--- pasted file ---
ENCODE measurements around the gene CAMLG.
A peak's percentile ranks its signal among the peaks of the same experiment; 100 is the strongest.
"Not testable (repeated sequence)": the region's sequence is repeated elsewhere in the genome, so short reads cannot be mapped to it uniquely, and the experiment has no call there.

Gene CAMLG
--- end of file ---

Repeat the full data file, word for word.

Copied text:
ENCODE measurements around the gene CAMLG.
A peak's percentile ranks its signal among the peaks of the same experiment; 100 is the strongest.
"Not testable (repeated sequence)": the region's sequence is repeated elsewhere in the genome, so short reads cannot be mapped to it uniquely, and the experiment has no call there.

Gene CAMLG